In search of Brunel's secrets
David Clensy talks to the maritime historian who has been tasked with collating the widest ever review of Brunel-related artifacts, to create a better picture of the great engineer’s life
You might be forgiven for thinking that we know all there is to know about Isambard Kingdom Brunel. Short bloke, big hat, workaholic innovator who redrew the blueprint for Victorian engineering.
But as maritime business historian Dr Helen Doe tells me, the history books have some notable holes in their understanding of the great man.
“Everyone thinks we know all there is to know about Brunel,” she says. “But compared to other great characters of the Victorian era, we have surprisingly little primary source material about his life.”
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The “vast majority” of the relics of Brunel’s short life that do exist are now based at the Brunel Institute – the extensive archive housed beside the ss Great Britain in Bristol’s Harbourside.
Helen, a former Bristol University lecturer and trustee of the ss Great Britain, who currently teaches at the University of Exeter, has been commissioned by the Brunel Institute and the Arts Council of England and Wales to conduct a wide-ranging review of the surviving artifacts, documents and paintings relating to Brunel’s life and work.
“We know that the Brunel Institute houses the vast majority of the items relating to Brunel’s life here in Bristol,” she says. “But for historians, when it comes to understanding the great man’s work fully, even the smallest pieces can be added to the larger jigsaw to complete important parts of the puzzle.
“A few years ago a similar project put out a call for items relating to the life of Nelson, and the academics behind it were bowled over by the wealth of material that came out of the woodwork – numerous letters and artifacts that few people knew existed. I’m hoping to do something similar for Brunel.
“He was a prolific writer of letters, a great diarist, and the sheer quantity of engineering projects he undertook mean he left behind an enormous paper trail of plans and designs.
“It’s quite possible that there are letters or other artifacts out there buried in people’s attics. If that is the case, we’d love to hear about them, to add to the knowledge we have about him.”
There are particular “holy grails” that are known to be missing from the Brunel archives.
“He kept a strict diary, but there are some books missing from his original diaries – whole months in Brunel’s life that we could find out more about if they turned up,” Helen says.
“There is also a missing portrait of Brunel’s wife Mary, which we know was painted during Brunel’s life, but which has never turned up. It would be lovely to get to see that.”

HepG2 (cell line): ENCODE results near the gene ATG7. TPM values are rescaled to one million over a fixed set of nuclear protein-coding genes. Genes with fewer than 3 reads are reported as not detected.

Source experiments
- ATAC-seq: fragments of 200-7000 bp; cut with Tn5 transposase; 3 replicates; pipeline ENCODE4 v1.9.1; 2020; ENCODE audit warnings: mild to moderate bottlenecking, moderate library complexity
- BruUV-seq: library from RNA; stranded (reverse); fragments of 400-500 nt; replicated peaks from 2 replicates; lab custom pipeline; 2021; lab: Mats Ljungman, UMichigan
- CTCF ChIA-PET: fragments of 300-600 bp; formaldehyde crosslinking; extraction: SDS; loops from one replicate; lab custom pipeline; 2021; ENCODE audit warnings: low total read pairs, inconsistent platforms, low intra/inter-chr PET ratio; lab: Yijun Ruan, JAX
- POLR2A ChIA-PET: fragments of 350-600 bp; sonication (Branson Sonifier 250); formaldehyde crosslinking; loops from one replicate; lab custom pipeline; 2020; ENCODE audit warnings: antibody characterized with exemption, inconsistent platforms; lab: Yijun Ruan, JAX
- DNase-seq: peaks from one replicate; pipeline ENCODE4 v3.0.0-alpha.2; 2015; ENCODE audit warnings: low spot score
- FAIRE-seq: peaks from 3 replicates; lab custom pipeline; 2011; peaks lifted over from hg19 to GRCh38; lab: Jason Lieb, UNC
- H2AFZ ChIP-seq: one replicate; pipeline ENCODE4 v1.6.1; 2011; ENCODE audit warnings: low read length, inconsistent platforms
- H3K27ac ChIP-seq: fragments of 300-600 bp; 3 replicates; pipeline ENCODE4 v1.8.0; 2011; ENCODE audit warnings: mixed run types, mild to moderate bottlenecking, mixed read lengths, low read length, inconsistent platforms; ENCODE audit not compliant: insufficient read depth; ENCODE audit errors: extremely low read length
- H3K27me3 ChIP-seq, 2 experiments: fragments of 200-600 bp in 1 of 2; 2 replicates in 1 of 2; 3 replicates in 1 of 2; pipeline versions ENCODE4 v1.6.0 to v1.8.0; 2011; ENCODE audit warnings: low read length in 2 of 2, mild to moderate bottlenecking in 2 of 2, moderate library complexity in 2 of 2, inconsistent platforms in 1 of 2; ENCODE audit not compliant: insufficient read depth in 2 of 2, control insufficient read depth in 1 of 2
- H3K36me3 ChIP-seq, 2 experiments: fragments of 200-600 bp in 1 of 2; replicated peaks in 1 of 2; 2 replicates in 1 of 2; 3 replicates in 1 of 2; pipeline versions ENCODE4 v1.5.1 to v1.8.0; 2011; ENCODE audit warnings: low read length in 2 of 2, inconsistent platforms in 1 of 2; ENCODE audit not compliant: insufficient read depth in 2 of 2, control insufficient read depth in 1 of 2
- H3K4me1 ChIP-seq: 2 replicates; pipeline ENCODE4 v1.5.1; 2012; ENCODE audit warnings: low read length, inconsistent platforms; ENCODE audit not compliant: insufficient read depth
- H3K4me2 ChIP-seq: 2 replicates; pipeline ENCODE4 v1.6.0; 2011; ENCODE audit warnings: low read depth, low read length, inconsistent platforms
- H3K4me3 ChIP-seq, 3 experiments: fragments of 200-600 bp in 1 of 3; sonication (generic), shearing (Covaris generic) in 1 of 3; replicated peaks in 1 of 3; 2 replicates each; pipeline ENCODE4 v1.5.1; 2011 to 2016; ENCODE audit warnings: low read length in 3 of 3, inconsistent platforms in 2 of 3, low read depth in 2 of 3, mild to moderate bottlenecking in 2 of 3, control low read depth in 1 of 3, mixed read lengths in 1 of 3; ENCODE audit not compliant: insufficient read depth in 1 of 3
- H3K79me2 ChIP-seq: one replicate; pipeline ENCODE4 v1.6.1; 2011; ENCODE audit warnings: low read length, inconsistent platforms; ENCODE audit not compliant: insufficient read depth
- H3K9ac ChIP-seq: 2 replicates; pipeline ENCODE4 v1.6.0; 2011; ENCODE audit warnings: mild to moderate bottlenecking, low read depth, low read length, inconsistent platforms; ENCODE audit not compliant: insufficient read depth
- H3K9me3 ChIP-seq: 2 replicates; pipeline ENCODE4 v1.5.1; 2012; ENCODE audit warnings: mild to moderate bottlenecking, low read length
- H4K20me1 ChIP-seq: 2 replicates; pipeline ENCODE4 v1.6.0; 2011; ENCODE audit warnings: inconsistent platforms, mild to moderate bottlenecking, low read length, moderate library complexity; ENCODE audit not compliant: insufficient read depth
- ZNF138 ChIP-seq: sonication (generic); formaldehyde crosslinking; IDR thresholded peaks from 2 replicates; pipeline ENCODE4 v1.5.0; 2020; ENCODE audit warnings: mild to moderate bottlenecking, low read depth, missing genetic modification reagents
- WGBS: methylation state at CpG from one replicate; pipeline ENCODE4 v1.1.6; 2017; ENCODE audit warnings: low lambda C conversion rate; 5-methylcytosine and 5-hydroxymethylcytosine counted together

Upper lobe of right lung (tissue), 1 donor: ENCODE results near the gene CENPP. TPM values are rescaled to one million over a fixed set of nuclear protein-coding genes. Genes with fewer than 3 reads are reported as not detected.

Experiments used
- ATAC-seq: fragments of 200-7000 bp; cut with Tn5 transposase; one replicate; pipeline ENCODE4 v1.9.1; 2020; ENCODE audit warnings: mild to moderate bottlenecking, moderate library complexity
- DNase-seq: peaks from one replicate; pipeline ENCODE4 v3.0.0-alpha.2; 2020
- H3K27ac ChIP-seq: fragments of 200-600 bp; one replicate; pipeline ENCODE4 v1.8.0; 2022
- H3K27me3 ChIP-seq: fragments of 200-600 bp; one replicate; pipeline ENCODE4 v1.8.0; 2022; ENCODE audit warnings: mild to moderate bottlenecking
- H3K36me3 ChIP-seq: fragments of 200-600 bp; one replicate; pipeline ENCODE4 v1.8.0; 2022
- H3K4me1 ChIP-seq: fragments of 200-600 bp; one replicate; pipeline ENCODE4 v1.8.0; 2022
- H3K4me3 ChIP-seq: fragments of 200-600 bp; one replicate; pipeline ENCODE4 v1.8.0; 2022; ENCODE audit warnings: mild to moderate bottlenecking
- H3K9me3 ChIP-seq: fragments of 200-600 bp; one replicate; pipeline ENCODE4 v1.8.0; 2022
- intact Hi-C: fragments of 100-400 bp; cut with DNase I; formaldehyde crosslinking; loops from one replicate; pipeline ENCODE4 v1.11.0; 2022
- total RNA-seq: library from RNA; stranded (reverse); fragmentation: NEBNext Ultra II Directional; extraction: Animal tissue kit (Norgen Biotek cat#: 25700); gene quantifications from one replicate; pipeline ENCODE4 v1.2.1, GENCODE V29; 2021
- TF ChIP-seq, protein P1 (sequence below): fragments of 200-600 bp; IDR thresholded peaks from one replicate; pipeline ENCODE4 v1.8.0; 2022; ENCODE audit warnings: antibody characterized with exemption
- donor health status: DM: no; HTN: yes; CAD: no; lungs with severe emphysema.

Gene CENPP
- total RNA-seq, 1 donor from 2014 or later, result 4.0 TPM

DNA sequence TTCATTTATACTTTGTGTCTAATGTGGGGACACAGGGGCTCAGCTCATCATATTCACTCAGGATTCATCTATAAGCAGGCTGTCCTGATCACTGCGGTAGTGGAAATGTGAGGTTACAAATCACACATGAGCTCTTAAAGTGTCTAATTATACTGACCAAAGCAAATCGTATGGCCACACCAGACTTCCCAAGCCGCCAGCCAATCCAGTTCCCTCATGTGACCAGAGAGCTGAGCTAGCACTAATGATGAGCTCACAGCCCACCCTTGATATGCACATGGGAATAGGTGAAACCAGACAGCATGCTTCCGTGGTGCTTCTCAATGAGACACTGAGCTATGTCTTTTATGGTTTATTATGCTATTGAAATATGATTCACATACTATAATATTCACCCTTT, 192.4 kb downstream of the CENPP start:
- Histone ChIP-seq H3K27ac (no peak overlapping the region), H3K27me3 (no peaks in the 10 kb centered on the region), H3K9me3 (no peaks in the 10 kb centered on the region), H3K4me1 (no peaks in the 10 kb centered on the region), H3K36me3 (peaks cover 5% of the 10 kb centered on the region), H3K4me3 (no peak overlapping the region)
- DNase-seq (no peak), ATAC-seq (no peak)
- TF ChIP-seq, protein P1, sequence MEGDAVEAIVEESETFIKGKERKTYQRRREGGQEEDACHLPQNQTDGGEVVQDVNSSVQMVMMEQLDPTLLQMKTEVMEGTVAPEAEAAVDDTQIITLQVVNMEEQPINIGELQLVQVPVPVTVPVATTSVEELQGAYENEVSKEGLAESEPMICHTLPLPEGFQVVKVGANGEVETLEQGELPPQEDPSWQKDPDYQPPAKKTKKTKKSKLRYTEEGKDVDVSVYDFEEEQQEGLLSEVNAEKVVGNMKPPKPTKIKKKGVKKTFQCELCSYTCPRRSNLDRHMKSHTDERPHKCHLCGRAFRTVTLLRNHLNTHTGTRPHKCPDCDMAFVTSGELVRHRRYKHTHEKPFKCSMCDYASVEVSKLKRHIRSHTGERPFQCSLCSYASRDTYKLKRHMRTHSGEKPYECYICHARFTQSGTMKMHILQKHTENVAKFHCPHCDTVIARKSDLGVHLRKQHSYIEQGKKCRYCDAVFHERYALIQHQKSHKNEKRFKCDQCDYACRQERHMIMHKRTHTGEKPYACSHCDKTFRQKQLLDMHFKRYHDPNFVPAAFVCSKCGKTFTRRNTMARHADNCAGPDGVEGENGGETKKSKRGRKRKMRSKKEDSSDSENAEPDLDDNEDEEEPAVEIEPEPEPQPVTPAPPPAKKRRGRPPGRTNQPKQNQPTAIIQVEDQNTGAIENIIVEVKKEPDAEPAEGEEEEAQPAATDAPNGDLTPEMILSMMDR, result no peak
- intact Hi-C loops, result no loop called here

Helen would also like to find documents that could shed more light on the relationships he had with those he worked with.
“It would be fascinating to have a greater impression of what it was like working alongside Brunel – it probably wasn’t particularly easy,” Helen says.
Helen hopes to collate her findings in a report written for the Arts Council at the end of March, and intends to create an online database of all the items in existence that relate to Brunel’s life – both the Brunel Institute’s current collection, and also any new items that are discovered by the appeal.
“Even the smallest items could be revolutionary for historians who specialise in this field,” she says.
Helen first became interested in the life and work of Brunel after visiting the Clifton Suspension Bridge as a teenager.
“My parents took me up to see the bridge, and I was immediately enthralled by the bridge and by the man who created it.
“I remember visiting the ss Great Britain for the first time in the 1970s, shortly after it was brought back to Bristol. It was a great crumbling hulk in those days, and so now when I see what the trust has managed to achieve with the ship’s restoration, I feel incredibly proud.
“It really has been the most remarkable achievement, and Bristolians are very lucky to have such an incredible ship in their city. But they are also very lucky to have the Brunel Institute here too – because it really is the most extensive archive about Brunel’s life, it’s so packed with fascinating items, and everything is freely available for anyone to study.
“Hopefully this project will just extend that wealth of knowledge even further.”
If you have any primary source artifacts that may relate to Brunel’s life, contact the Brunel Institute on 0117 926 0680 or email Helen at email@example.com.